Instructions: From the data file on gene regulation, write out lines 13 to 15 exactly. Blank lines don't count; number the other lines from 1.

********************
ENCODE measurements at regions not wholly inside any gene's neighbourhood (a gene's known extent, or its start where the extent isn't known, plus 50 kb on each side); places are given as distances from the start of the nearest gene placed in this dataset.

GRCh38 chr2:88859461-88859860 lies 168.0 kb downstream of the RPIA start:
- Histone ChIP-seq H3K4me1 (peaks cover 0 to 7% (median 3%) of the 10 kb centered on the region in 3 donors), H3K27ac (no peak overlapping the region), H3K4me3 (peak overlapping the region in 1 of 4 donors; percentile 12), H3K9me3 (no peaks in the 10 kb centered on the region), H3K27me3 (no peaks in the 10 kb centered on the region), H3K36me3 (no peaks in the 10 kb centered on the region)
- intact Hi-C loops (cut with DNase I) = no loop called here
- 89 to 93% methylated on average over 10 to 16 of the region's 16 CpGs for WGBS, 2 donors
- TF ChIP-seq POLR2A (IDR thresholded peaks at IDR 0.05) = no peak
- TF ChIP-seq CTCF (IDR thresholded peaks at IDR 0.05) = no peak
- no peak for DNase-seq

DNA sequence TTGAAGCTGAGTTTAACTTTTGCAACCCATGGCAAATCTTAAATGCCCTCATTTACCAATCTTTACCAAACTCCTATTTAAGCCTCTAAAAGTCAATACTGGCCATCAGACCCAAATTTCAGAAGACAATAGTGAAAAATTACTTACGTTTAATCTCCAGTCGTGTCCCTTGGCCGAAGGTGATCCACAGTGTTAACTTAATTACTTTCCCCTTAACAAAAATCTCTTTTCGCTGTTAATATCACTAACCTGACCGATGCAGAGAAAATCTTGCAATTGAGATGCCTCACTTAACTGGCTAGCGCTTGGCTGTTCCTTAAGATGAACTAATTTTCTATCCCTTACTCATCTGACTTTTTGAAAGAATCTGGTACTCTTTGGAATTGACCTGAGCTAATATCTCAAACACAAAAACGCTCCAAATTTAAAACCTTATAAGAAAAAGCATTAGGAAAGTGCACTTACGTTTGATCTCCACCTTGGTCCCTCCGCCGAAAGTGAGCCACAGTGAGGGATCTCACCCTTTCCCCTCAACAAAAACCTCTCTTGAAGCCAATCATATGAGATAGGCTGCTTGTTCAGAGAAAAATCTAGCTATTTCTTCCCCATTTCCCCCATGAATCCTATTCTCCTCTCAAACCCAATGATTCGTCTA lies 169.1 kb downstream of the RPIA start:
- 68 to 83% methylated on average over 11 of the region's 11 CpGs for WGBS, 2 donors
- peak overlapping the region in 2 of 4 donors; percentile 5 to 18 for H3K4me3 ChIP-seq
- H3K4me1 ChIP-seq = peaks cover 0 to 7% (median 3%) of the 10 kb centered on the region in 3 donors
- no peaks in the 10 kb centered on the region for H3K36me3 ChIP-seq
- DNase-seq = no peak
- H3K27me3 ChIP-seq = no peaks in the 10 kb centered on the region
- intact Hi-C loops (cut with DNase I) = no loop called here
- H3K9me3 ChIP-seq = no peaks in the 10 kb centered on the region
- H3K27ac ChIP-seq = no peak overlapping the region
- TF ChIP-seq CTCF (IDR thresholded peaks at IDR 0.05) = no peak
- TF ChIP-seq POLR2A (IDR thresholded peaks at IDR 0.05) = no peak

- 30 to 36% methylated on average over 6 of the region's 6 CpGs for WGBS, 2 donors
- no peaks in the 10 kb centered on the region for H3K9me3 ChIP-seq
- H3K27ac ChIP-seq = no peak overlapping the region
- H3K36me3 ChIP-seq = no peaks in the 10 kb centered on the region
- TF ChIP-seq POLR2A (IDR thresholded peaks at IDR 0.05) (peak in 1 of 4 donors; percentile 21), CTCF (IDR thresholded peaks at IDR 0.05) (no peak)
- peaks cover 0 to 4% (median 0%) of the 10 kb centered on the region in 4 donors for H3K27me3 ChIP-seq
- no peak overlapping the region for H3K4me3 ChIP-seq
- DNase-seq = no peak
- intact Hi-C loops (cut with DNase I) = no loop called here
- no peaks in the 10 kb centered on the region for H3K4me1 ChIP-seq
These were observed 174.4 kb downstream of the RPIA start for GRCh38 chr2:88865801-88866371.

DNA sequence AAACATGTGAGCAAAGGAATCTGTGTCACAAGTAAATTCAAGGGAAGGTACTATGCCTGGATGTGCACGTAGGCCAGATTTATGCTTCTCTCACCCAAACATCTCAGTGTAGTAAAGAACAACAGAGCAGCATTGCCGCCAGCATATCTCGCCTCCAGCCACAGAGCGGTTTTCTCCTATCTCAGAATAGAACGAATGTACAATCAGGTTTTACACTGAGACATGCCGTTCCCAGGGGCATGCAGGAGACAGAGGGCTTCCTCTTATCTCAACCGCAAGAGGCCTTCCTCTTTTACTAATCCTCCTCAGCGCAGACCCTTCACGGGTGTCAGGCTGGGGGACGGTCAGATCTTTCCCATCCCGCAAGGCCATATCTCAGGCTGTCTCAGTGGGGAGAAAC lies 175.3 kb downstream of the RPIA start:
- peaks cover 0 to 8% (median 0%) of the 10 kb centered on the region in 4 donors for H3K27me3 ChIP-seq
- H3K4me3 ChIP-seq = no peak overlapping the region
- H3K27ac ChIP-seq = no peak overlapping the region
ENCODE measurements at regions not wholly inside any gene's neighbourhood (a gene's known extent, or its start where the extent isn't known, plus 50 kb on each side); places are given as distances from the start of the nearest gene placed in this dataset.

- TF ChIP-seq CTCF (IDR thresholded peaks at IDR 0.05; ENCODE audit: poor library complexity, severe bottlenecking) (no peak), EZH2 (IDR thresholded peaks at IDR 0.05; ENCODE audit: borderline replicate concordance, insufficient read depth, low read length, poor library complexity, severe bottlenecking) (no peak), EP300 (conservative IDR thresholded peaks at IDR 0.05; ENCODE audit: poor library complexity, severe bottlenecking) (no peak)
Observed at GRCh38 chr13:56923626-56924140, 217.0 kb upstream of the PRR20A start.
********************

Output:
- no peaks in the 10 kb centered on the region for H3K36me3 ChIP-seq
- DNase-seq = no peak
- H3K27me3 ChIP-seq = no peaks in the 10 kb centered on the region